The first of these was a closet remodel for Kelly and myself. When we moved in, the closet configurations upstairs were a very inefficient use of space - each had a single shelf with a dowel under it stretching the length of the closet. Given that the closets have nine-foot ceilings, they had SO much more potential. I'm a big fan of utility and options, so I decided to go with the ClosetMaid system, which is available at all the big box hardware stores. It allows easy configuration, and is pretty straightforward to install. And, best of all, kits were on clearance at Lowe's, so I picked up everything I needed for about $85 per closet.
Step one - tear out the existing stuff so you have a blank canvas to work on.
Step 2 - Find the studs and set the hang strips. Finding the studs is pretty easy in a “normal” house (where they’re spaced 16” on center), but of course our 100-year-old house has them irregularly spaced, and we have plaster walls so a studfinder wouldn’t work. I ended up rapping my knuckles around to find them and drilling holes with a 1/16” bit to confirm. Grrr.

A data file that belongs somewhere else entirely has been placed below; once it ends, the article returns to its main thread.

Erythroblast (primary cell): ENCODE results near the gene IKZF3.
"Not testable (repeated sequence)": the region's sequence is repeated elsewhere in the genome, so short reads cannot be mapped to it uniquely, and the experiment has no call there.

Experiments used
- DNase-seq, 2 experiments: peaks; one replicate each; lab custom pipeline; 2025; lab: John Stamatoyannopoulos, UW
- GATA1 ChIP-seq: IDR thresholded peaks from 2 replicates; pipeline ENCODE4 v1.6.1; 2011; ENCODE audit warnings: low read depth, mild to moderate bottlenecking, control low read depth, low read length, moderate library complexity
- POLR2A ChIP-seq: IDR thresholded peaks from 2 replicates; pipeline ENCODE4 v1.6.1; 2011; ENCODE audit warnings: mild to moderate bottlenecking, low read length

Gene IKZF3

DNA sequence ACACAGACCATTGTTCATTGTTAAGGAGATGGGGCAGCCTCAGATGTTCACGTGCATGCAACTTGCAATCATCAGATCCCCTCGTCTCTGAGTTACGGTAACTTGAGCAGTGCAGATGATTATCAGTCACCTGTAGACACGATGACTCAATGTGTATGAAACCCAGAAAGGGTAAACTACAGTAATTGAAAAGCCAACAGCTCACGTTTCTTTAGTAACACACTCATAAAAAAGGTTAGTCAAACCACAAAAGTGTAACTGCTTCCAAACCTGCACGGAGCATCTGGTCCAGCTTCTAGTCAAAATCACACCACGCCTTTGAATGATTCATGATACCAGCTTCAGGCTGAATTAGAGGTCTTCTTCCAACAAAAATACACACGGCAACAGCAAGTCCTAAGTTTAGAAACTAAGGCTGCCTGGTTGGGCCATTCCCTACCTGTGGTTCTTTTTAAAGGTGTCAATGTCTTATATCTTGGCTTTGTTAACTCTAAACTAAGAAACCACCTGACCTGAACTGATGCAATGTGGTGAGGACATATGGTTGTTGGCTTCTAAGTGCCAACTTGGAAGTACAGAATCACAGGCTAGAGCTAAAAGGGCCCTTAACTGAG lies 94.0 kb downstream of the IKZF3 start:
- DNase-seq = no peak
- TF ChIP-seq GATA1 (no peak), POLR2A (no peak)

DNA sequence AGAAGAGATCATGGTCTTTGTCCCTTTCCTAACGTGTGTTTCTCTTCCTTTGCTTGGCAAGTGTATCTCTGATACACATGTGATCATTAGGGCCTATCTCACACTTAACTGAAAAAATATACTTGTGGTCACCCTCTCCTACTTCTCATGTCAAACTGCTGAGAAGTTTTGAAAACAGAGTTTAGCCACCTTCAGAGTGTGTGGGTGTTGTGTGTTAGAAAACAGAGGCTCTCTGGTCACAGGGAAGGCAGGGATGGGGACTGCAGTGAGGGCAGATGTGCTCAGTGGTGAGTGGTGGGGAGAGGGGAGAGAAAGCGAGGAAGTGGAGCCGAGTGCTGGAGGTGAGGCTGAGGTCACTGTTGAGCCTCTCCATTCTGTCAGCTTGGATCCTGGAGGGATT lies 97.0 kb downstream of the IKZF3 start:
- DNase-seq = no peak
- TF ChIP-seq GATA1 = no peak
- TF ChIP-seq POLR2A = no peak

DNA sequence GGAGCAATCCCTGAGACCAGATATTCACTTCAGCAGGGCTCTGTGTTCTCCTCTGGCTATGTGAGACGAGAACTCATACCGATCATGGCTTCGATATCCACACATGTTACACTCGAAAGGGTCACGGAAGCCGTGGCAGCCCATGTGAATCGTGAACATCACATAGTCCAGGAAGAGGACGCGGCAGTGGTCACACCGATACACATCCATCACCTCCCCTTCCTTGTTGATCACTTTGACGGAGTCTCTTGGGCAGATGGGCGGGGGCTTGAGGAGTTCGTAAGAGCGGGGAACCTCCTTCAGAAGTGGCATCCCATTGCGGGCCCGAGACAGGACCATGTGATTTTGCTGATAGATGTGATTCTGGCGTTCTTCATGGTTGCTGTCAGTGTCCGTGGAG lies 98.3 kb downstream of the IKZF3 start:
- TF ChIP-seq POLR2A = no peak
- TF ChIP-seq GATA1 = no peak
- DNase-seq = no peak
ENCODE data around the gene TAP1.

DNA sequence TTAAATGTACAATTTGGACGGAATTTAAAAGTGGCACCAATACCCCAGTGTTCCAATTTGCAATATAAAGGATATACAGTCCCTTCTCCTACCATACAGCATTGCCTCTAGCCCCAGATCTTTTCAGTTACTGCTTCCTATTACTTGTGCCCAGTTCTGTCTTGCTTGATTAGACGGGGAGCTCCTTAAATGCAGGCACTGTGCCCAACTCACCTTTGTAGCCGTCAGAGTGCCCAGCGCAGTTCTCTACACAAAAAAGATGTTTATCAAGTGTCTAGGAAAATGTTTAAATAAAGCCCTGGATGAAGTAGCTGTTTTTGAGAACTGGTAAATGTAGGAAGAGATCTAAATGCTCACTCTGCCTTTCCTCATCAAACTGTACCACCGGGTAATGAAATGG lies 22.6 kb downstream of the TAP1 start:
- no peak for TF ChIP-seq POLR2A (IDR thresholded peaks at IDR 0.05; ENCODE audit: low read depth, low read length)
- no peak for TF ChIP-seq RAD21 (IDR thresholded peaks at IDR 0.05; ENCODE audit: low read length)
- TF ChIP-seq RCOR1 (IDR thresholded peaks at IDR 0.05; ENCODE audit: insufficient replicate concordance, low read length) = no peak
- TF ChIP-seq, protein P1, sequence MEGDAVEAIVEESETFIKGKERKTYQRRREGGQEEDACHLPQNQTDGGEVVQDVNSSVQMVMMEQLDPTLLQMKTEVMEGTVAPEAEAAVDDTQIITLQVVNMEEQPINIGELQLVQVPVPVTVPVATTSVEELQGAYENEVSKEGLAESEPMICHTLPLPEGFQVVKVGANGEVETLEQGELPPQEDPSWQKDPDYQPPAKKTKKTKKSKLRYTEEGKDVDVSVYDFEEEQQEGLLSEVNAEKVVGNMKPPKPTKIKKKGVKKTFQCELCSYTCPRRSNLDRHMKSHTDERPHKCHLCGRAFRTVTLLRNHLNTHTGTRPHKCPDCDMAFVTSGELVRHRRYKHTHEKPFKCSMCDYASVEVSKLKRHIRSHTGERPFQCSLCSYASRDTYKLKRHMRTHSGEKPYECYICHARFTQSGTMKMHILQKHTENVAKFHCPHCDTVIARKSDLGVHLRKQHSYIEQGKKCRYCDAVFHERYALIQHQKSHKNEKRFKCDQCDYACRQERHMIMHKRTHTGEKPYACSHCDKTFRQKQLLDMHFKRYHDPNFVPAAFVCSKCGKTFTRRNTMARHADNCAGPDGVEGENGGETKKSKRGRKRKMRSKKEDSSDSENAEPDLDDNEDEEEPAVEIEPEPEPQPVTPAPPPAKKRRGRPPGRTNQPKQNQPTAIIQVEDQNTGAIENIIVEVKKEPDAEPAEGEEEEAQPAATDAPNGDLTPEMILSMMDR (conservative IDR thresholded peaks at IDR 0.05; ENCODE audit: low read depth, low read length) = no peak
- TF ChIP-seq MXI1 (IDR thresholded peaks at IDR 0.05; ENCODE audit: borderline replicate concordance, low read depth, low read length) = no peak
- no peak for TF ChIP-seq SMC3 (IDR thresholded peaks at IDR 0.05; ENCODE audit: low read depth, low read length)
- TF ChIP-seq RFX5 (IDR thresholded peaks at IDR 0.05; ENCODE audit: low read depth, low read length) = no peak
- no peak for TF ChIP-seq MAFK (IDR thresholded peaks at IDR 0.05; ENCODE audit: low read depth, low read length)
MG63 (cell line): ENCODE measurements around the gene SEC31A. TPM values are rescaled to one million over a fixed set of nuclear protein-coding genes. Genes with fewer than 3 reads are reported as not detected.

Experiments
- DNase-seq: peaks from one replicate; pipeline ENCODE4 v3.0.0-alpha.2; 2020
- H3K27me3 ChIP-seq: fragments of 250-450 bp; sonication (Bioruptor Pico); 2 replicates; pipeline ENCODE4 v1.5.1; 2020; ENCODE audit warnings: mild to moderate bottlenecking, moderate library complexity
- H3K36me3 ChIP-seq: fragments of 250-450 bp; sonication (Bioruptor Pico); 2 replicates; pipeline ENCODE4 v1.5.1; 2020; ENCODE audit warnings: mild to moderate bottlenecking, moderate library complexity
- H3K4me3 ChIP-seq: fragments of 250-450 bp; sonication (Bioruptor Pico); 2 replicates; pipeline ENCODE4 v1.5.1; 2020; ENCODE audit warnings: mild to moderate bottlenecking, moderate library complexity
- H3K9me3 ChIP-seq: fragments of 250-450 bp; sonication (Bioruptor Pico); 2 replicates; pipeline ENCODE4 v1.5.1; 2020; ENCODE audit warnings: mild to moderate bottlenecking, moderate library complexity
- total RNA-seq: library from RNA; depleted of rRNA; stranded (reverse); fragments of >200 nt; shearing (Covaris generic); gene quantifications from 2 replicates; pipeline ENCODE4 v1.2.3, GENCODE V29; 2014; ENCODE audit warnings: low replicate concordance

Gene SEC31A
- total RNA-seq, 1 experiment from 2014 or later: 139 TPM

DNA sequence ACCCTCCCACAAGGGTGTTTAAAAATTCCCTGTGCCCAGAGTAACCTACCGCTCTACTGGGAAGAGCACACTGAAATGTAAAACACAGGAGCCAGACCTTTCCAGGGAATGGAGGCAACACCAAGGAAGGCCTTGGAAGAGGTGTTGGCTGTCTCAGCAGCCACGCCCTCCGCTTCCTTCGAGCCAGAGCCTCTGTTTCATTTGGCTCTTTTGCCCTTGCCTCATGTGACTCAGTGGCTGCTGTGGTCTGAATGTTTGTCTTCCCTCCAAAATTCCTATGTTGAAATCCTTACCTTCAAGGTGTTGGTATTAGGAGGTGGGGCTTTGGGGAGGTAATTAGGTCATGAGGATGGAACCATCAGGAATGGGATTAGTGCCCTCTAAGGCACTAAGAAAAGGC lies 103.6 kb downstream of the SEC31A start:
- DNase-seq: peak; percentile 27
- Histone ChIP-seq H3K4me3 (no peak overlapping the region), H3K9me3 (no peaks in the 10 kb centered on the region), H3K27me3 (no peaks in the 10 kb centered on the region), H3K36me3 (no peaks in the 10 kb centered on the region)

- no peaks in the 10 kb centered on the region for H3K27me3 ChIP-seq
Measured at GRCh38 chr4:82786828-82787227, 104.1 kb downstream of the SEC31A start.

With the studs found, enter my Hilti PML line laser. I love working with lasers. So precise, so time-saving. The laser shoots a straight line right up the whole wall, which allows you to easily hang the strips straight and even/level with each other (which is important if you want your shelves level, and if you want to make sure that the sheer load on the shelves is evenly distributed across your anchors).
Step 3 – throw that sucker up. The kits are modular, so you can configure the whole closet system however you’d like. Given our high ceilings, I was able to create two rows of hanging space and several shelves, and still have room left to push my dresser in there. Finally, no more retrieving my clothes from piles in the basement. Not bad for a couple of hours of work!